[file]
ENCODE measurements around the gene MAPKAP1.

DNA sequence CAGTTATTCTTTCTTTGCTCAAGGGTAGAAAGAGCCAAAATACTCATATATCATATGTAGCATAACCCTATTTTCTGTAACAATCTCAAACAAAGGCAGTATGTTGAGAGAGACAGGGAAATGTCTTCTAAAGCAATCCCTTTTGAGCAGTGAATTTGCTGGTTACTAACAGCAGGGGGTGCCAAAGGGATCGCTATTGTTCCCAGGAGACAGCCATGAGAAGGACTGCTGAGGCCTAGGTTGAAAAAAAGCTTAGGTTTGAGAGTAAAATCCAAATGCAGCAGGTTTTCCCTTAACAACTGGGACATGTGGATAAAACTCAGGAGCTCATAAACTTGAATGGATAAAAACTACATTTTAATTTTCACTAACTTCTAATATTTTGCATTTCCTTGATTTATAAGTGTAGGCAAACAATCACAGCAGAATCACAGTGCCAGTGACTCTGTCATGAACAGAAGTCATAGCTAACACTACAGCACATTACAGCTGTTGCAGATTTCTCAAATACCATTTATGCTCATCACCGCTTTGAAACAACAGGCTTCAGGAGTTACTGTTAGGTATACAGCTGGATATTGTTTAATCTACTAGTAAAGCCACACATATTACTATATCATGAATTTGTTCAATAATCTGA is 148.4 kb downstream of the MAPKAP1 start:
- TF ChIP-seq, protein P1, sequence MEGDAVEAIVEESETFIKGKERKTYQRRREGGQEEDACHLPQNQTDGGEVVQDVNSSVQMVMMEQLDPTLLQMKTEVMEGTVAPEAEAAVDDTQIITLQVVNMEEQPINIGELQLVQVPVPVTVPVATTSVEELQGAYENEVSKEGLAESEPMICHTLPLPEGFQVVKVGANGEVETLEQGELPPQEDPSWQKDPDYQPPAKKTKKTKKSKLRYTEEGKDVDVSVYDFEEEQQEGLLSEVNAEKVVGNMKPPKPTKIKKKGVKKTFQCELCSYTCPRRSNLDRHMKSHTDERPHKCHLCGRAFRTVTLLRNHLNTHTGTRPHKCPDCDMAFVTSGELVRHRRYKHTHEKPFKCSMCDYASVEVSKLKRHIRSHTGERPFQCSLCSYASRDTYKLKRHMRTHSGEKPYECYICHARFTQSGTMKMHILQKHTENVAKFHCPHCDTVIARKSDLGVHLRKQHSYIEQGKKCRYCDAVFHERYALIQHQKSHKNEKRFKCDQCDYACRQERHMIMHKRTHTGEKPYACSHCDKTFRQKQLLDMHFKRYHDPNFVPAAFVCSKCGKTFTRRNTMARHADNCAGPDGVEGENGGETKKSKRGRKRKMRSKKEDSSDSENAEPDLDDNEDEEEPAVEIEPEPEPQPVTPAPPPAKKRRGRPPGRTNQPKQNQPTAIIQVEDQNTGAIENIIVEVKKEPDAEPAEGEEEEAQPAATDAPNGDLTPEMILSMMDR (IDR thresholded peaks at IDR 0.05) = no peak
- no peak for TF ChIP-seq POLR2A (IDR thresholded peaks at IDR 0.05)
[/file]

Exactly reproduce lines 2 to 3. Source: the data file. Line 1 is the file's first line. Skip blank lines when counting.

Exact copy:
DNA sequence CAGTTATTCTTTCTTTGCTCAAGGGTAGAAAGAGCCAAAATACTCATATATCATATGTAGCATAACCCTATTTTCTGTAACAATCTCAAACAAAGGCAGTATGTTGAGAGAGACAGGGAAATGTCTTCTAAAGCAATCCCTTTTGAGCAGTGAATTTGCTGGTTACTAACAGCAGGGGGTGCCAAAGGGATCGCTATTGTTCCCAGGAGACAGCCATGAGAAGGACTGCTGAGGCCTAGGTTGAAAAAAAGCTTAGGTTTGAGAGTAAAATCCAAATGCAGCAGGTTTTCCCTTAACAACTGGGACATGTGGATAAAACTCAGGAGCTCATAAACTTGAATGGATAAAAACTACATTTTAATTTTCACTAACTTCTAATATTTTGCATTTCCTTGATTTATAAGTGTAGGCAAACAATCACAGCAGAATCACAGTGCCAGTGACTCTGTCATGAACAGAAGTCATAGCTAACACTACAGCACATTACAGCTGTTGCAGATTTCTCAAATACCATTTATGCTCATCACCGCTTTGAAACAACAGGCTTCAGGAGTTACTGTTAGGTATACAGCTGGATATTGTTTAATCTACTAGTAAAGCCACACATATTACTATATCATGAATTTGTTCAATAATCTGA is 148.4 kb downstream of the MAPKAP1 start:
- TF ChIP-seq, protein P1, sequence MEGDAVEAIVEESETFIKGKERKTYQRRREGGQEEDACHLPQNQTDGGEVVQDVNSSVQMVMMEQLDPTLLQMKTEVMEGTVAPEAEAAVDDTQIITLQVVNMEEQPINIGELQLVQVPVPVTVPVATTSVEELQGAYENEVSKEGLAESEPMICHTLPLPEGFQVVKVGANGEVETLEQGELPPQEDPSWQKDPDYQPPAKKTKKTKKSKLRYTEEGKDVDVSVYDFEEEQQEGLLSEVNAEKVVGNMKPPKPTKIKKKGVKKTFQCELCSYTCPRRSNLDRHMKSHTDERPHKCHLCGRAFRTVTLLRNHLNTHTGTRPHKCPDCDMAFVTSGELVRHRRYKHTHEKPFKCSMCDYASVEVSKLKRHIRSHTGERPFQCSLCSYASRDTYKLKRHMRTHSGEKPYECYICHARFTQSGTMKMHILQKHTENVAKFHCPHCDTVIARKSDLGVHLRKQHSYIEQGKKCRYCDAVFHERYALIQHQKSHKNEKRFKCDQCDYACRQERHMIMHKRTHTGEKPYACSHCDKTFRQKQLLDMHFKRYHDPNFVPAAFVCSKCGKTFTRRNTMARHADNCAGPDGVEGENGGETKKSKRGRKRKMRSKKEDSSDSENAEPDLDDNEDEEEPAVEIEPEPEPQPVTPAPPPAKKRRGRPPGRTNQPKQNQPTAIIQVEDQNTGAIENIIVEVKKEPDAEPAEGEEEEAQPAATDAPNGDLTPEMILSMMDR (IDR thresholded peaks at IDR 0.05) = no peak